There’s a growing call to dump Adobe Flash. With alternatives based on HTML5 becoming standardized, many tech experts think a plugin that has often been a source of security holes is a liability.
Security reporter Brian Krebs has written several articles on Flash:
Browser plugins are favorite targets for malware and miscreants because they are generally full of unpatched or undocumented security holes that cybercrooks can use to seize complete control over vulnerable systems. The Flash Player plugin is a stellar example of this: It is among the most widely used browser plugins, and it requires monthly patching (if not more frequently).
It’s also not uncommon for Adobe to release emergency fixes for the software to patch flaws that bad guys started exploiting before Adobe even knew about the bugs.
In 2010, Steve Jobs wrote an open letter explaining why Apple hasn’t supported Flash on iOS:
Adobe’s Flash products are 100% proprietary. They are only available from Adobe, and Adobe has sole authority as to their future enhancement, pricing, etc. While Adobe’s Flash products are widely available, this does not mean they are open, since they are controlled entirely by Adobe and available only from Adobe. By almost any definition, Flash is a closed system.
It’s misleading to talk about HTML5 as the alternative to Flash. HTML5 as such doesn’t support video or animations, but it provides tags to invoke video codecs. Long-running battles between open-source and MPEG formats have prevented standardization on any video format; MPEG’s H.264 (MP4 video) has achieved dominance in most markets, but the pure open-source Linux advocates are keeping Ogg Theora alive as an alternative, and Google — or should I now say “Alphabet”? — is pushing WebM, which has patents but is released under the BSD license. Are these more secure than Flash, or have attackers just not targeted them as aggressively? I don’t know. But saying that “HTML5 is completely open” misses the point. It’s like saying a drink is safe because you know exactly what the bottle is made of.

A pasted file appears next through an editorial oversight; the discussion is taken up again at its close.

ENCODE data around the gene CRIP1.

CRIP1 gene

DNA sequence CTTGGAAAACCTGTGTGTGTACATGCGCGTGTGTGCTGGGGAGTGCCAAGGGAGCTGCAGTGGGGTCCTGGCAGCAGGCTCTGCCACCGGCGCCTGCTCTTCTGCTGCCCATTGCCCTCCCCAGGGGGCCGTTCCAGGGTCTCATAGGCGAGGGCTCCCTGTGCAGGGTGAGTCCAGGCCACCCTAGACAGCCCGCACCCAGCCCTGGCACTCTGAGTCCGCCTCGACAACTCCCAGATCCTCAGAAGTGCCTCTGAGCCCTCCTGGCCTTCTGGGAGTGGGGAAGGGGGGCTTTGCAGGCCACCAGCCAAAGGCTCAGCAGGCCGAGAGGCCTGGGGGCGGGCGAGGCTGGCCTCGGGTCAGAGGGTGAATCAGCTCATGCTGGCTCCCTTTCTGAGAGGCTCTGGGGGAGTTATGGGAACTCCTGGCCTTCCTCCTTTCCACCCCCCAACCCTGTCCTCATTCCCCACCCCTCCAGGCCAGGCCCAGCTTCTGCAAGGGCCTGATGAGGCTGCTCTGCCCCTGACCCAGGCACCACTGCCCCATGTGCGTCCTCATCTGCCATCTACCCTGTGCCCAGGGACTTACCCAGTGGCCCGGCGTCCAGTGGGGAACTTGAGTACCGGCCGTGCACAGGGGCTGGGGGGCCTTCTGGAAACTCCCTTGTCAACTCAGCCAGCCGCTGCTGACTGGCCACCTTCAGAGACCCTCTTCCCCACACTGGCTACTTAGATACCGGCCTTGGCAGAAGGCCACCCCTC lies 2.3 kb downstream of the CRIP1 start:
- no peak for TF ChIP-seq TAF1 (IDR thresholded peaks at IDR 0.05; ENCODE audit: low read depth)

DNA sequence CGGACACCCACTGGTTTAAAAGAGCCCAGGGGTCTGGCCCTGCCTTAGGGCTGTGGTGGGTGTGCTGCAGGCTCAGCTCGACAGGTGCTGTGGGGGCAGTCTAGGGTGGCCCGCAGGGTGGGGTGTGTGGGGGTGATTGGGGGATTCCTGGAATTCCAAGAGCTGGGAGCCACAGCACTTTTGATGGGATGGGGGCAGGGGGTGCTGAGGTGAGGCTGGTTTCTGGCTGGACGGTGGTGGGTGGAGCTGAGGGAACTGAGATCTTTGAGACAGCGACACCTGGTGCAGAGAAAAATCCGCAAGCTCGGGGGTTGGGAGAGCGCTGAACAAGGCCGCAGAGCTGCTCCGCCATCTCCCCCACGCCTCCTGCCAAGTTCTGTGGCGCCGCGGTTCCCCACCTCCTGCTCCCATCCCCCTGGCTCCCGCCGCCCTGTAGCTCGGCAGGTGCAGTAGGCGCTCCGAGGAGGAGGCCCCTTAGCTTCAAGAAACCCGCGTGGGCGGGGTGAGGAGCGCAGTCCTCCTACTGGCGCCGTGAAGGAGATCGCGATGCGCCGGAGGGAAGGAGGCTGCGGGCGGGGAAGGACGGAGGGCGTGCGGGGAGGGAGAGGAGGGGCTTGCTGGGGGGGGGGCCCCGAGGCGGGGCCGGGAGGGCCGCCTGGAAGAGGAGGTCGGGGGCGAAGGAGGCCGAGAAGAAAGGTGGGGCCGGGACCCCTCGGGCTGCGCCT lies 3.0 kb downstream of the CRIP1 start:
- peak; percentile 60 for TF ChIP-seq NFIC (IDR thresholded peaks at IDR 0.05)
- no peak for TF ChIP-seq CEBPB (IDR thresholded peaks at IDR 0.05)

For that matter, talking about Flash as a format isn’t quite right. Flash is Adobe’s software, which supports the FLV and F4V containers, both of which are called “Flash Video.” Adobe has published their specifications, and Flash Video files most often use the Sorenson Spark and VP6 codecs.
It would be more to the point to compare Flash Video against H.264. Both use “open standards.” But “open standard” means only that it’s published and completely described, not that anyone can freely implement it. Cisco has made OpenH264 available under the BSD license but disclaims responsibility patent claims by other parties. There are open source implementations of Flash Video, but Adobe has kept its dominant position. This may be because open-source players can’t deal with DRM-protected video. DRM will be a problem for any “open” video format.
Video code is inherently vulnerable because it has to be extremely efficient. It can’t spend a lot of time on bounds checking and other protection against misbehaving code. A single bug can easily become a security hole. This is going to be a problem whatever the format is.
Flash data can be embedded in a number of document formats, including PDF and PowerPoint. If you’re seriously concerned about its risks, you need to uninstall it and not just disable it in the browser. Chrome has Flash built in, though, so you have to disable it there in addition to anything else.
The future of Flash is unclear, but I don’t think it’s going down quickly.